Google is said to be considering a few changes in their Google Wallet strategy because of poor adoption rates. According to Bloomberg, Google is contemplating sharing revenue with the carriers to make the service more appealing and get them to embrace G Wallet like they have done with the ISIS competitor. Of course we have to take all this with that big grain of salt, as Bloomberg is unable to name their sources because of the sensitive nature of the discussions. But this seems completely plausible.
Google is facing the same sort of opposition on all sides that they had when they tried to introduce the original Nexus phone -- what Google thinks is good for consumers isn't good for carriers and manufacturers. NFC payment systems in our phones depend on three things -- hardware, adoption, and participation. OEM's have to build phones with the correct NFC hardware, which they have been slow to do. Even upcoming phones like the HTC One S don't include the necessary hardware, and the fabled NFC-enabled battery and/or stickers have yet to show their face. Without the hardware, nobody has access and the interest is low. With low consumer interest, OEM's have no incentive to make the hardware. That's a tough nut to crack.
There are many of us who are interested, and would use Google Wallet if it became widely available. But many is subjective. It's readily apparent there isn't a high enough consumer interest in adoption to tackle the problem Google is having with carrier and financial participation. If we cry for it enough, the carriers, banks, and retailers will jump to give it to us, and we're not crying for it enough. Security issues, and a lack of a solid advertising campaign aren't helping much on this front. When the only press you get about your product is bad press, nobody will be lining up to use your services.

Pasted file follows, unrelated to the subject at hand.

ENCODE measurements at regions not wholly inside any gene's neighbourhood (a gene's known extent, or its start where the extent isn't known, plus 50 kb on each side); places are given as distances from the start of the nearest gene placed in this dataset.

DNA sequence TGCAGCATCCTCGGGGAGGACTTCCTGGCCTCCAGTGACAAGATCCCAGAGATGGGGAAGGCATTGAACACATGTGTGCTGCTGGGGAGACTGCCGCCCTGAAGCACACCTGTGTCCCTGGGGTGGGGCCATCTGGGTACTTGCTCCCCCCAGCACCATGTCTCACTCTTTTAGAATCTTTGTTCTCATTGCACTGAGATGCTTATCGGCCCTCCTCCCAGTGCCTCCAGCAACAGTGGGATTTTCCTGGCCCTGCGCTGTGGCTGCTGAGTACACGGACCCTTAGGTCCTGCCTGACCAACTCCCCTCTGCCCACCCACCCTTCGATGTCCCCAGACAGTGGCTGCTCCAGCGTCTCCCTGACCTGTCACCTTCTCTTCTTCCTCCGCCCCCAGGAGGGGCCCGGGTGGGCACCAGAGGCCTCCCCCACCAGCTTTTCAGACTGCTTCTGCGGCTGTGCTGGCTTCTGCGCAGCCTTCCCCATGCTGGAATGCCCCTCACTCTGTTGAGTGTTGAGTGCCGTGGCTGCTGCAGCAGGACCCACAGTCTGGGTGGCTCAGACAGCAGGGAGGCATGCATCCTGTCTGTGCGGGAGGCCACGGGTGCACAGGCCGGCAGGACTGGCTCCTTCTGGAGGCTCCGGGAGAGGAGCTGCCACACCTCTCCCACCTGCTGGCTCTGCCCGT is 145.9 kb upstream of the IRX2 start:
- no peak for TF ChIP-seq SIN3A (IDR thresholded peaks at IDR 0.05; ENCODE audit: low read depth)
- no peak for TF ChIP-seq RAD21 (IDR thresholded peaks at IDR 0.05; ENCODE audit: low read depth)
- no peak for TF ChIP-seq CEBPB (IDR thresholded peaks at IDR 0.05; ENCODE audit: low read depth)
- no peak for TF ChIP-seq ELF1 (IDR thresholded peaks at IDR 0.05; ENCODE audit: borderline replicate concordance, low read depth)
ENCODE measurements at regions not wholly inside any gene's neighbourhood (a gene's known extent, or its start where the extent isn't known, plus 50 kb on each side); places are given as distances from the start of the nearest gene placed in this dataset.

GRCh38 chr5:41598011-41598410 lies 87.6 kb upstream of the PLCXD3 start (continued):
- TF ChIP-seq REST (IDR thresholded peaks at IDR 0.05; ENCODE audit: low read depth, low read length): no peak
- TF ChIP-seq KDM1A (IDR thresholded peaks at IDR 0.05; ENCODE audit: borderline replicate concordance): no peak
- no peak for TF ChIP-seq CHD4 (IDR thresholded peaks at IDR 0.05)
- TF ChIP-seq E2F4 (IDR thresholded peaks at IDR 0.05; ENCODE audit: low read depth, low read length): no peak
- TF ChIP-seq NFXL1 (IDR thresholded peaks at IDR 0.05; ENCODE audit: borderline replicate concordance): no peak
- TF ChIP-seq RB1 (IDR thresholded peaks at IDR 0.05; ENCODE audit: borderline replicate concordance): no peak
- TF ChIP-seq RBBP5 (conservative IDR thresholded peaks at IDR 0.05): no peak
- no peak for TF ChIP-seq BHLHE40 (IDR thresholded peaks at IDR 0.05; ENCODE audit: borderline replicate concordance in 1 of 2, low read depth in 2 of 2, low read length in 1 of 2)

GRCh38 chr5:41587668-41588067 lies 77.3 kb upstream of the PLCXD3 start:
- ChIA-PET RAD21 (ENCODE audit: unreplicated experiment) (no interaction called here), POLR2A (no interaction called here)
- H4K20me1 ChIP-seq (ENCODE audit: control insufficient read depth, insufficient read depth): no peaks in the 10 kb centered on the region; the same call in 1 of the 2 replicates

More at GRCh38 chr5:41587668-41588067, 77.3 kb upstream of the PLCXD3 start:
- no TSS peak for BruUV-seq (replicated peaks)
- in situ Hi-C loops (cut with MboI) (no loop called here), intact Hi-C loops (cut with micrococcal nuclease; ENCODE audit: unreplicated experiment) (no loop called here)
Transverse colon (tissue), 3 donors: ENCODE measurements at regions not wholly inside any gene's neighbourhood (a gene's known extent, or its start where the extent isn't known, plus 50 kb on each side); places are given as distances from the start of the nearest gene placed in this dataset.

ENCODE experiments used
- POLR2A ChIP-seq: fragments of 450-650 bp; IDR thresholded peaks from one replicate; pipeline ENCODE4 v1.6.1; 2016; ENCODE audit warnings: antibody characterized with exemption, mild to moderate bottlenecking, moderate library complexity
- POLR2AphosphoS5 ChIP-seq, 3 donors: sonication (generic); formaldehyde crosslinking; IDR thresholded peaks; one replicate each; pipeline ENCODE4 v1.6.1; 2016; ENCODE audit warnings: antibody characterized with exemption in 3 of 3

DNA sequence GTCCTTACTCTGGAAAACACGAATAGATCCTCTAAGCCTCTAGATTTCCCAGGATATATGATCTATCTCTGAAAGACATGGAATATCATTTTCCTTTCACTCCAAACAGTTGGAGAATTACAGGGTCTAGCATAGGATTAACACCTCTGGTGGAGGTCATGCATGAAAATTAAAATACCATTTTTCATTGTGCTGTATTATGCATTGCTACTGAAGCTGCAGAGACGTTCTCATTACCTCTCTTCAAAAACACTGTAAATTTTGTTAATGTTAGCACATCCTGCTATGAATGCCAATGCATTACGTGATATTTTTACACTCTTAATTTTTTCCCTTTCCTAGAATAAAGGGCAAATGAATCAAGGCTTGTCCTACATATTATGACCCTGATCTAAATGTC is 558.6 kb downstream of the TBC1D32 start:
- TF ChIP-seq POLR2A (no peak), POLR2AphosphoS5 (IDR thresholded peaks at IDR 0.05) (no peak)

Finally, the participation of carriers, OEM's, banks, and retailers is what will really drive Google Wallet forward. We're not seeing that, and odds are it's because not enough dollars are being spread around. I'm no financial analyst, but I'm pretty sure the folks at ISIS aren't afraid to throw money at U.S. carriers to get them on-board. Once you have names like AT&T and Verizon behind your mobile service, getting banks and stores to jump on the bandwagon is much easier.
We love the idea of having Google Wallet for everyone who may want to use it. We also realize that Google is going to have to grease many a palm to make that happen, and if these reports are right Google finally does, too.
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